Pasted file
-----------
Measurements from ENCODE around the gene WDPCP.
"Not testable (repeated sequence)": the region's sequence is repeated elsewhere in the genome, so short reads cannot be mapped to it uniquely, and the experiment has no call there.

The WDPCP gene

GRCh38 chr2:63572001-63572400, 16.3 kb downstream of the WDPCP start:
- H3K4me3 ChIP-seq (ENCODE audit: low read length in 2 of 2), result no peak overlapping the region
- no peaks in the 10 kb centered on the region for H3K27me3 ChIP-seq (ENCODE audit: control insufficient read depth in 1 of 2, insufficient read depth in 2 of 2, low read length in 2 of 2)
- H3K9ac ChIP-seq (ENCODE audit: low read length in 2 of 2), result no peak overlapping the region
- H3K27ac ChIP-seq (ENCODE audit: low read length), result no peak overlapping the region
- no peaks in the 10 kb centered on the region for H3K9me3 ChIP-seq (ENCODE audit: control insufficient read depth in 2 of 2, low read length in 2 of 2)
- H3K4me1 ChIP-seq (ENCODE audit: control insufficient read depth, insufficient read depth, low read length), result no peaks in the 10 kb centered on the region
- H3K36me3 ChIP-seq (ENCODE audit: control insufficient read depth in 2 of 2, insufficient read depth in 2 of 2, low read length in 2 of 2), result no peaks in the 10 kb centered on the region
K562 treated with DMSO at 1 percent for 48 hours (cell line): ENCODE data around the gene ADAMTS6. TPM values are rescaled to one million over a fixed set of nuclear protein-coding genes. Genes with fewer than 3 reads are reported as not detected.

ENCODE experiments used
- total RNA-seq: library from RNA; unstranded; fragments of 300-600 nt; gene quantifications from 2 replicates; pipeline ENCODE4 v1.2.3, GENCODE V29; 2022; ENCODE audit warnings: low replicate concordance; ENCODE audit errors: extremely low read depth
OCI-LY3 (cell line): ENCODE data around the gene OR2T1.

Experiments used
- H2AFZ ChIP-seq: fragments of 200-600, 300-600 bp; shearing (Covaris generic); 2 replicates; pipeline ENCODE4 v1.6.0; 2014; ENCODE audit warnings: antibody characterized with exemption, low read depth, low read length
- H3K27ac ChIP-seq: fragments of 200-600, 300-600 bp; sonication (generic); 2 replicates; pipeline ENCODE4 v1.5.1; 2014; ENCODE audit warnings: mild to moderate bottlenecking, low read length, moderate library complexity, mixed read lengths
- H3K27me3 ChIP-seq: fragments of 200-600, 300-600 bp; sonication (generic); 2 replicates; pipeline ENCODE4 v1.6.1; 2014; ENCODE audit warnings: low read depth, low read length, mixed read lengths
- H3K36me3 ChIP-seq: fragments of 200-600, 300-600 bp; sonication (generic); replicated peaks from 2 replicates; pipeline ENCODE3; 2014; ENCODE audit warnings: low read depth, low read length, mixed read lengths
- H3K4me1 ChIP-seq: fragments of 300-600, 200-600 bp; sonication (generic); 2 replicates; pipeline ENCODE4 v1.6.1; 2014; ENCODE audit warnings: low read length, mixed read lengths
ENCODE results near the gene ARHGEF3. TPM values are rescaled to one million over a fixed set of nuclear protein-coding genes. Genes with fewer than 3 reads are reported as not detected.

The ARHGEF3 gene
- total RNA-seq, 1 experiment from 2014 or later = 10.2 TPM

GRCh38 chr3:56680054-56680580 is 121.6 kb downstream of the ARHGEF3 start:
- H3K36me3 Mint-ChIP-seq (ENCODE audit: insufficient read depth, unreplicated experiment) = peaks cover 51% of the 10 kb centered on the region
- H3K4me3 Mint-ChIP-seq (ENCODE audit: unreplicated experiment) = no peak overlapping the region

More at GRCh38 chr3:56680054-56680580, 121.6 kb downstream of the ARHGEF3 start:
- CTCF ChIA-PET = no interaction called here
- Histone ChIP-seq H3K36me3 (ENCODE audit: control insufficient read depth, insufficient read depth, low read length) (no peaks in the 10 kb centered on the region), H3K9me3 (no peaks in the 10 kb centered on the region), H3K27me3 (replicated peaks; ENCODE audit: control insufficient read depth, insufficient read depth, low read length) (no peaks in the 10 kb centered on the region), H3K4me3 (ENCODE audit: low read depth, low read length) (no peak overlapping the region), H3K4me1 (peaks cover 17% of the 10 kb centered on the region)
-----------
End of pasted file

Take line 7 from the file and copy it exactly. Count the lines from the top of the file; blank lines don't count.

- H3K9ac ChIP-seq (ENCODE audit: low read length in 2 of 2), result no peak overlapping the region